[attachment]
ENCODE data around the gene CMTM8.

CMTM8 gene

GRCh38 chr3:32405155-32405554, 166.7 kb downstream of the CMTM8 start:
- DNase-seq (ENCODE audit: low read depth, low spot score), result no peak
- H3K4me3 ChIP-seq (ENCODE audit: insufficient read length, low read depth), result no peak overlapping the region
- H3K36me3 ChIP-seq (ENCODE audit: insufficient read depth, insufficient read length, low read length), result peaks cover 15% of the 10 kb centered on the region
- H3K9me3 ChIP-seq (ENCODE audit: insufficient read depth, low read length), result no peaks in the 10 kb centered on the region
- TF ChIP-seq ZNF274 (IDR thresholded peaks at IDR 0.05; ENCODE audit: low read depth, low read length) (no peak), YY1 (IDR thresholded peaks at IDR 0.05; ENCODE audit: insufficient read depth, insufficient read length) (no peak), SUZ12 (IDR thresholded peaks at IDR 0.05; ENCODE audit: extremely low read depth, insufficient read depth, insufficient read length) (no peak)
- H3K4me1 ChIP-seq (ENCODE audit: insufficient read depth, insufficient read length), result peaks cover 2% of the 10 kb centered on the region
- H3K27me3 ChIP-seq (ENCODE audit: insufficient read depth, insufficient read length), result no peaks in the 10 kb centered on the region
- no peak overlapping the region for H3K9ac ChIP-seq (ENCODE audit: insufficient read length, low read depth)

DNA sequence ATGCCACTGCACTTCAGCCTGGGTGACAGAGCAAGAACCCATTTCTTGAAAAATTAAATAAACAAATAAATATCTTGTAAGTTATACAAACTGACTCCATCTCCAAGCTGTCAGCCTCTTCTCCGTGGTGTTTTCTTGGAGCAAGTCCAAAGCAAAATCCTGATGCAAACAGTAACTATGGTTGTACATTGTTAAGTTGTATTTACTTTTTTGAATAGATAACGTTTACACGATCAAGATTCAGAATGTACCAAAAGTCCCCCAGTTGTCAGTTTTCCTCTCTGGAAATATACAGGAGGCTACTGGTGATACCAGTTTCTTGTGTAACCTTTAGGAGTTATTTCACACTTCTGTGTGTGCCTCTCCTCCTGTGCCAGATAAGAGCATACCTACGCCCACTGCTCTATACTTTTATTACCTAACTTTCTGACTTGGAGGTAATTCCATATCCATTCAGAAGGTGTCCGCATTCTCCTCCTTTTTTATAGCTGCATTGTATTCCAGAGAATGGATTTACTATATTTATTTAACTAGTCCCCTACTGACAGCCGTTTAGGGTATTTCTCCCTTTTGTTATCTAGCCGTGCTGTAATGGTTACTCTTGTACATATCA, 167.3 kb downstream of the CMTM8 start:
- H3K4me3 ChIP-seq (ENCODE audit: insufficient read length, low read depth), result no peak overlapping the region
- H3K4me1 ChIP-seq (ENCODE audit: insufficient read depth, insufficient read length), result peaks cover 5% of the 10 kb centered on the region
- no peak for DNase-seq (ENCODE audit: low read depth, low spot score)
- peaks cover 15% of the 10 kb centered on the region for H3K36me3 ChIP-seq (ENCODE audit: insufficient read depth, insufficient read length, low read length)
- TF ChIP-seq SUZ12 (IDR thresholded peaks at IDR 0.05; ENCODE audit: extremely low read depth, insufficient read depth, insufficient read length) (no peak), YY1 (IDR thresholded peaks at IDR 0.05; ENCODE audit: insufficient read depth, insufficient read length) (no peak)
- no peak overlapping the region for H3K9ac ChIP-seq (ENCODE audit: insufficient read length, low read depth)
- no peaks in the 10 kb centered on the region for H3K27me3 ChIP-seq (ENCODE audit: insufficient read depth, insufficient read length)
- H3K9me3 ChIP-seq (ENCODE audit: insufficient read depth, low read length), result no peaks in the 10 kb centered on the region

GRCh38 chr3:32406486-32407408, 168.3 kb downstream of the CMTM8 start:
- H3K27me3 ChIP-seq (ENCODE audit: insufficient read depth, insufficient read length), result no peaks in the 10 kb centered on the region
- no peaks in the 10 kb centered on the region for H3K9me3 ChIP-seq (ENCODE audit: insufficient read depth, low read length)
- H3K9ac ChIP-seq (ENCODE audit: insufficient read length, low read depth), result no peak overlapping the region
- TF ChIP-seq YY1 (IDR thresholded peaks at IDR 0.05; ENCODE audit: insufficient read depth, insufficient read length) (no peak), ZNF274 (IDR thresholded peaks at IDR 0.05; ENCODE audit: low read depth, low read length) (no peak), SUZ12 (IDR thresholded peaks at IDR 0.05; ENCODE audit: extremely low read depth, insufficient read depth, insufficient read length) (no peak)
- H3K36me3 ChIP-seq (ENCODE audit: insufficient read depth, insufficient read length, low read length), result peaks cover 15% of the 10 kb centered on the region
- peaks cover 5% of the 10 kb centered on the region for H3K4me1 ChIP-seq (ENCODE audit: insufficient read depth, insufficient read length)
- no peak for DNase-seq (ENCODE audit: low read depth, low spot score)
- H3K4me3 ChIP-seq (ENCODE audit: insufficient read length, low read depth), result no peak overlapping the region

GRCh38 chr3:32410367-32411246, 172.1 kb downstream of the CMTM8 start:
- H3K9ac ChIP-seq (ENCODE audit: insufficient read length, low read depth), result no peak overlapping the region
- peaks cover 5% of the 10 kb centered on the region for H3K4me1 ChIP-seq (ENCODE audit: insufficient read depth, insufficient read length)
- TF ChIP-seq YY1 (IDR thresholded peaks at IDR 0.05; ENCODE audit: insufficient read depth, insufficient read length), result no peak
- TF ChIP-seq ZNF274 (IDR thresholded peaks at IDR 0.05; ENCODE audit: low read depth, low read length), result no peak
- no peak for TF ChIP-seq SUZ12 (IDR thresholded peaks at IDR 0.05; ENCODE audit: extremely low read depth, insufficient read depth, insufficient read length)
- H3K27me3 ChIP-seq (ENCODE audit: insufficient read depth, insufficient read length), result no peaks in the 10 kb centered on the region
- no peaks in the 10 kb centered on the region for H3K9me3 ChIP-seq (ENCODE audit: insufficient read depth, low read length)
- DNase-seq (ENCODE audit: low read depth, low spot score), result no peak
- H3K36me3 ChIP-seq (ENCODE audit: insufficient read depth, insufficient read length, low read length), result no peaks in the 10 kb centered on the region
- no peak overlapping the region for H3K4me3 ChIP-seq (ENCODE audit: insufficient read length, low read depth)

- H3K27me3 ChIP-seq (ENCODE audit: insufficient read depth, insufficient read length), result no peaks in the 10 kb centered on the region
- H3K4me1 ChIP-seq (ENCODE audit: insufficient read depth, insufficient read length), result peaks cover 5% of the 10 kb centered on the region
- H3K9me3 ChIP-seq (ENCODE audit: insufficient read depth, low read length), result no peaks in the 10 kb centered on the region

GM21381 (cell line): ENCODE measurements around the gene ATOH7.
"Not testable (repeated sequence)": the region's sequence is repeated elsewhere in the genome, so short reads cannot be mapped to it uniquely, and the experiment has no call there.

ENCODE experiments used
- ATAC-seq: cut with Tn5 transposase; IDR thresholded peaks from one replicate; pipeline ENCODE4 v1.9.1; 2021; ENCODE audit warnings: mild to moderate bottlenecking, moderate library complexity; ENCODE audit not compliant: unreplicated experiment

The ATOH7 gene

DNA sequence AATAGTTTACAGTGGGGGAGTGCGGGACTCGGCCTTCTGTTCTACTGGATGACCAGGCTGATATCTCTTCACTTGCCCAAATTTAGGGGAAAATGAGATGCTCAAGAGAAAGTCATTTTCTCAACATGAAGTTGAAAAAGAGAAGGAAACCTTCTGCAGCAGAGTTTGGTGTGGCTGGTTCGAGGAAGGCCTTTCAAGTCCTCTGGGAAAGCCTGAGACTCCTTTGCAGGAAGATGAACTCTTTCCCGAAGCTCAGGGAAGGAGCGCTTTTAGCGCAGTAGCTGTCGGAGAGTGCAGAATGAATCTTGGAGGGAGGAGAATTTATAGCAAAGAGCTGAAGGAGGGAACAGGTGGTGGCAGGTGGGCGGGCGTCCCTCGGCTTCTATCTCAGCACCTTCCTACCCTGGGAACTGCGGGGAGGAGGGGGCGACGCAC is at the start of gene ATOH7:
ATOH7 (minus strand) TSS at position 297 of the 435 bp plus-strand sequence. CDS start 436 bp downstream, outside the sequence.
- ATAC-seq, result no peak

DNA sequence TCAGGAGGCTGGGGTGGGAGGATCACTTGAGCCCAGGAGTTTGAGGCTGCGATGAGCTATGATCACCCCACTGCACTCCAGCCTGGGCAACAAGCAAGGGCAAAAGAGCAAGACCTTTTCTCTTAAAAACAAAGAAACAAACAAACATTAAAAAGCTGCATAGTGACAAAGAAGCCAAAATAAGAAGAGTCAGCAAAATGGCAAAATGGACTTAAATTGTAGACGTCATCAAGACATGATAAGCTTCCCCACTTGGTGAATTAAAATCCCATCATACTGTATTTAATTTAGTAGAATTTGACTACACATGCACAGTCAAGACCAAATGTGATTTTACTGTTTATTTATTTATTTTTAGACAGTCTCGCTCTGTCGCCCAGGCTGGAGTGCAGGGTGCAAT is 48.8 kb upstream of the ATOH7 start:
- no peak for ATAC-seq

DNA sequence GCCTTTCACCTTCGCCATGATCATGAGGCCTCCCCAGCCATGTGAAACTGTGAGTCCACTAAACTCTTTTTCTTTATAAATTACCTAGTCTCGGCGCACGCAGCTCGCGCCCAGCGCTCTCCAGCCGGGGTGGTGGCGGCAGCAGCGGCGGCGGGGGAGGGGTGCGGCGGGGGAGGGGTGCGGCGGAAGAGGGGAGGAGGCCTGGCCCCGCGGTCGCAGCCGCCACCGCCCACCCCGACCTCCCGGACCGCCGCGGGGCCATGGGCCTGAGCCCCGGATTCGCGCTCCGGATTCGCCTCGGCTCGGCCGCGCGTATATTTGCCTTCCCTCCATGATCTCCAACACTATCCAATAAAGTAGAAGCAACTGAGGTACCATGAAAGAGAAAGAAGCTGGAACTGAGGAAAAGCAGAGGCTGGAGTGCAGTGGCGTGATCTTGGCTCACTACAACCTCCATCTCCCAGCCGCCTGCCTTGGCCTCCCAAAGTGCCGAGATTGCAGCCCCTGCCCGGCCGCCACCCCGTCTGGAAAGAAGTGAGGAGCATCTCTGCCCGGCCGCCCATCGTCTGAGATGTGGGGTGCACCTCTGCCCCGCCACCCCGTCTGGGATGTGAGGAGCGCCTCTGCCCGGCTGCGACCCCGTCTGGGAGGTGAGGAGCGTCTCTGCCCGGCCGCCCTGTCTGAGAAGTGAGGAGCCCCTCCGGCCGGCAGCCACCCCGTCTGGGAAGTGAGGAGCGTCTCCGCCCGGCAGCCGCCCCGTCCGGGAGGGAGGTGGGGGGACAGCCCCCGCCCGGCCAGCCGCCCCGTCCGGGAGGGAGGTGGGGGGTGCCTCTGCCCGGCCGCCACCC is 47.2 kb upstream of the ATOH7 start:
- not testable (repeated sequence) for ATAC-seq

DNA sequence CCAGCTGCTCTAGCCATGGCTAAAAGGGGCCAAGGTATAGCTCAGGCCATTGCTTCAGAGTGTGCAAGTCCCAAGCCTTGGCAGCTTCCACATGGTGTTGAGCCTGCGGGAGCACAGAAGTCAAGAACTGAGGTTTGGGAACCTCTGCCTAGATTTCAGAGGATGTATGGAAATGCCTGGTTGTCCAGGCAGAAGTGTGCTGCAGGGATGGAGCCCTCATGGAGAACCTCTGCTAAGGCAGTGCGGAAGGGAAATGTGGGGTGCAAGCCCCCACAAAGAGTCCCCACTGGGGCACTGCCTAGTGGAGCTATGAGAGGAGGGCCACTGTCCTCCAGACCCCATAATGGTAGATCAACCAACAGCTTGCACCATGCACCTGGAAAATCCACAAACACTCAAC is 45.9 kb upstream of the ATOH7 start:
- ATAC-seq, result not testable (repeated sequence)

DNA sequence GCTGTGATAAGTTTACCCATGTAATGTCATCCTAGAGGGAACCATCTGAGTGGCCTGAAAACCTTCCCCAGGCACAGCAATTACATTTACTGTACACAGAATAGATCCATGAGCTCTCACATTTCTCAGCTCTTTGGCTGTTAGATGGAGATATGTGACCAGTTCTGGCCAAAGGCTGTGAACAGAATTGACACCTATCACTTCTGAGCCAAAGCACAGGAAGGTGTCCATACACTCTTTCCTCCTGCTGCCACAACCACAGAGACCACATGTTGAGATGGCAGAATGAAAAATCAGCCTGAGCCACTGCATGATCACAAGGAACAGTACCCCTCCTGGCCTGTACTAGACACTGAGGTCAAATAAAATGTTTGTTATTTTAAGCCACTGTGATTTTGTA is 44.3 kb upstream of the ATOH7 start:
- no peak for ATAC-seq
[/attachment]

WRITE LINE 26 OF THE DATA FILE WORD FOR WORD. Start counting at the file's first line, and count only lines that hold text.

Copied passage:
- H3K36me3 ChIP-seq (ENCODE audit: insufficient read depth, insufficient read length, low read length), result peaks cover 15% of the 10 kb centered on the region